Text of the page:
React + Flux is all the rage in the frontend world these days. In Flux, data is kept in “stores” which contain the state necessary to render views to the screen. Stores are designed to make rendering the views easy, and mix UI-level state (such as what field the user has focused) with data from the server (such as the username of the currently logged-in user).
This makes it easy to build contained UI components, but at some point data needs to be exchanged with the server. The server understands resources and actions on those resources (CREATE a post, DELETE a user, etc…), which is not necessarily how data is represented in Flux stores. The Flux spec from Facebook leaves the actual server communication side of things pretty hazy, specifying only that server interaction should be triggered in action creators.
Quick overview of the Flux architecture.
If you’re like us, data on the server is exposed via a REST(ish) API, and it would be ideal for Flux to communicate to the server via that API (communicating with REST APIs was previously all the rage in the frontend world with Backbone and Ember, but that was at least 10 minutes ago). At Quizlet, we took a hybrid approach between Flux stores and traditional RESTful models.
We initially considered using existing model implementations such as Backbone models, but decided against it for several reasons. First, Flux and React work best with immutable objects, which Backbone models aren’t. Second, we wanted our syncing implementation to be smart about retries and batching similar updates from different sources together. And third, we didn’t need a lot of the features of Backbone models, such as emitting events on change.
The system we created has two representations of each RESTful model - one is a ViewModel which is immutable, disposable, and represents the state of that model in the UI, and the other is a ServerModel which is mutable and represents the state of that model on the server. ServerModels and ViewModels have identical sets of properties, but the ViewModel may have additional view-specific helpers as well. This lets our UI deviate from what’s represented on the server without forcing all changes to be persisted immediately, and gives us a clear boundary between the server and our UI. Furthermore, the immutable nature of ViewModels means we can use them efficiently within React views.
We use a Syncer class to manage the interaction between ServerModels and ViewModels. Syncers can take a ViewModel and persist it, thus reconciling it with its ServerModel. Syncers can also go the other direction, generating ViewModels from the data on the server. Syncers also can be used to create new ViewModels with only local IDs that have not yet been saved to the server. Our syncers are smart enough to handle retries on failed requests, and can batch similar updates together.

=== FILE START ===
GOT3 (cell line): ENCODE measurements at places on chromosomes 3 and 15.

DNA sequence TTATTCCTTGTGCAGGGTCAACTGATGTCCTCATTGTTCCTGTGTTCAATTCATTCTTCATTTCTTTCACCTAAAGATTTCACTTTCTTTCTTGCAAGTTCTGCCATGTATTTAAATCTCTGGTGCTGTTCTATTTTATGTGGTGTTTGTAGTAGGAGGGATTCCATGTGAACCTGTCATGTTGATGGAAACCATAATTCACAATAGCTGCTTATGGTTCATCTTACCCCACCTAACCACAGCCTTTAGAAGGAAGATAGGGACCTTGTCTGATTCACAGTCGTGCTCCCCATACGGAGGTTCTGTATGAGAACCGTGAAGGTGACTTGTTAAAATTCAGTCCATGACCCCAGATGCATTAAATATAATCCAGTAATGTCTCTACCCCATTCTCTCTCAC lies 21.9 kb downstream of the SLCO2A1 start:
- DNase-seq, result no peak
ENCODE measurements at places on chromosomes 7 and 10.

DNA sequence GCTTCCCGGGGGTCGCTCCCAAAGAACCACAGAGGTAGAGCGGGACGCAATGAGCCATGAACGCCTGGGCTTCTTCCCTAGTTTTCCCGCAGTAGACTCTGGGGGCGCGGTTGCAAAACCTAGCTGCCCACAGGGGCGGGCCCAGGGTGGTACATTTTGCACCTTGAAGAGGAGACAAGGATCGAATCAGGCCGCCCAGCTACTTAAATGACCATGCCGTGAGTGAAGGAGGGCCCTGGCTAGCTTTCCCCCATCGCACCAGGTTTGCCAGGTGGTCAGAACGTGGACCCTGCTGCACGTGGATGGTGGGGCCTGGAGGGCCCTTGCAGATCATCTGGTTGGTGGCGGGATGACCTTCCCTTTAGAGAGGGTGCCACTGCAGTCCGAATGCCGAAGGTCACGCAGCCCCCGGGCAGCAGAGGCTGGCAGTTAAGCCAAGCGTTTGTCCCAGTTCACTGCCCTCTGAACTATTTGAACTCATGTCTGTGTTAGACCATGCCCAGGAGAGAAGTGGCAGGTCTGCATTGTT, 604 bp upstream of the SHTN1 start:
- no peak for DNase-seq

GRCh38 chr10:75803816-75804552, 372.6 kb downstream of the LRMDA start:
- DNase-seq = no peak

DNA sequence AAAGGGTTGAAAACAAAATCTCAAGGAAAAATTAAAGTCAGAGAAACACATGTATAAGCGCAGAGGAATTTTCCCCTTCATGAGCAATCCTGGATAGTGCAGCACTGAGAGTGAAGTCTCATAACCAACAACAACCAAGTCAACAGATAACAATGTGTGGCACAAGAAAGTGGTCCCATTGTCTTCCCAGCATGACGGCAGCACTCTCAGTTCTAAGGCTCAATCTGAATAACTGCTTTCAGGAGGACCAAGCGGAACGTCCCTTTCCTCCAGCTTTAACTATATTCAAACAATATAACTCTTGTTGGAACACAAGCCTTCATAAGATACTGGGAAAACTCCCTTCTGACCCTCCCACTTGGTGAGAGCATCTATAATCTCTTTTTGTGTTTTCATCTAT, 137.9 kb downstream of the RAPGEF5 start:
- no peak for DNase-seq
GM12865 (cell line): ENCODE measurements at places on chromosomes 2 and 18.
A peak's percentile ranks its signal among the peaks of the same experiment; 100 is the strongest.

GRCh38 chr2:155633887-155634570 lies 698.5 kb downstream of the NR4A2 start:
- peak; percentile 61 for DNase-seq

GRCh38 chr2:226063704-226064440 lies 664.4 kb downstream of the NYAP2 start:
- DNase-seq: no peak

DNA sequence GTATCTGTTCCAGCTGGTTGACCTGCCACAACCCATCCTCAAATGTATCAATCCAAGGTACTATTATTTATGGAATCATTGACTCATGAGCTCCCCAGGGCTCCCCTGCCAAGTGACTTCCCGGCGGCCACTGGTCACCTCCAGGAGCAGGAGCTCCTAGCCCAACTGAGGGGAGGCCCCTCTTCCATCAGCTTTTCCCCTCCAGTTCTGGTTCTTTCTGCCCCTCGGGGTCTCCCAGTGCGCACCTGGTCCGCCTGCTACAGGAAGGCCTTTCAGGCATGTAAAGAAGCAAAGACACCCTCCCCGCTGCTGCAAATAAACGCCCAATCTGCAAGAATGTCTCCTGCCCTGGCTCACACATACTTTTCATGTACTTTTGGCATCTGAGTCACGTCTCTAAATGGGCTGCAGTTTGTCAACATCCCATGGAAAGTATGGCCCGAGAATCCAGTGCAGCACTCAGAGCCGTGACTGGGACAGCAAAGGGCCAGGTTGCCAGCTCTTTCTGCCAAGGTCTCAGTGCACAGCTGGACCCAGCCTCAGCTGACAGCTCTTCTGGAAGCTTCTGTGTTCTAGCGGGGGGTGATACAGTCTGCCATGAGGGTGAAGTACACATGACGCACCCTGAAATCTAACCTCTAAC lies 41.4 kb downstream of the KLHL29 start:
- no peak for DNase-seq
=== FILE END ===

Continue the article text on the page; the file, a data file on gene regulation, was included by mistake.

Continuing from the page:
Syncers control persistence and loading via the API. Interactions with syncers happen inside of action creators.
Our Flux stores contain ViewModels as well as any other UI-level data they need to draw various components to the screen. Our Flux stores typically don’t touch ServerModels directly since stores are ideally tied to the UI and shouldn’t need to worry about what the server is doing.
All data persistence to and from the server is managed in our Flux action creators. Action creators determine when to tell syncers to write out ViewModels to the server, when to load models from the server, and when to create new View Models. When syncing completes, a corresponding action gets triggered containing updated new ViewModels which the stores can listen for to keep themselves up to date as changes come through.
A Quick Example
To see how this system works in practice, let’s walk through an update cycle to a term in a study set on Quizlet. A term consists of a pair of word and definition text that a student may use to study. We recently built a new way to edit your terms that uses React + Flux, illustrated below:
Editing a term in Quizlet
As the user types, we make calls to action creators which update the TermViewModel for this term. The UI is rendered from that TermViewModel, so changes are reflected as the user types. We don’t persist those changes on every keystroke, though, as that would be a lot of API requests.
When the user finishes typing and the input loses focus, we persist the changes to the server. This means passing the most recent TermViewModel to the TermSyncer and calling save. If the request succeeds then the TermSyncer will return the server response and trigger an action for the the stores to update the TermViewModel. If the request fails the TermSyncer will automatically retry, and if it for some reason it can’t save then the user will be presented with an error.
We’ve found this sort of hybrid system works well to reconcile our RESTful API with Flux’s UI-focused view of data. Yahoo recently released their Fetchr project which tackles a similar problem in a different way. We’d love to hear any other solutions to this problem that other React devs have come up with. And of course, if you want to work on more problems like this at scale, we're hiring!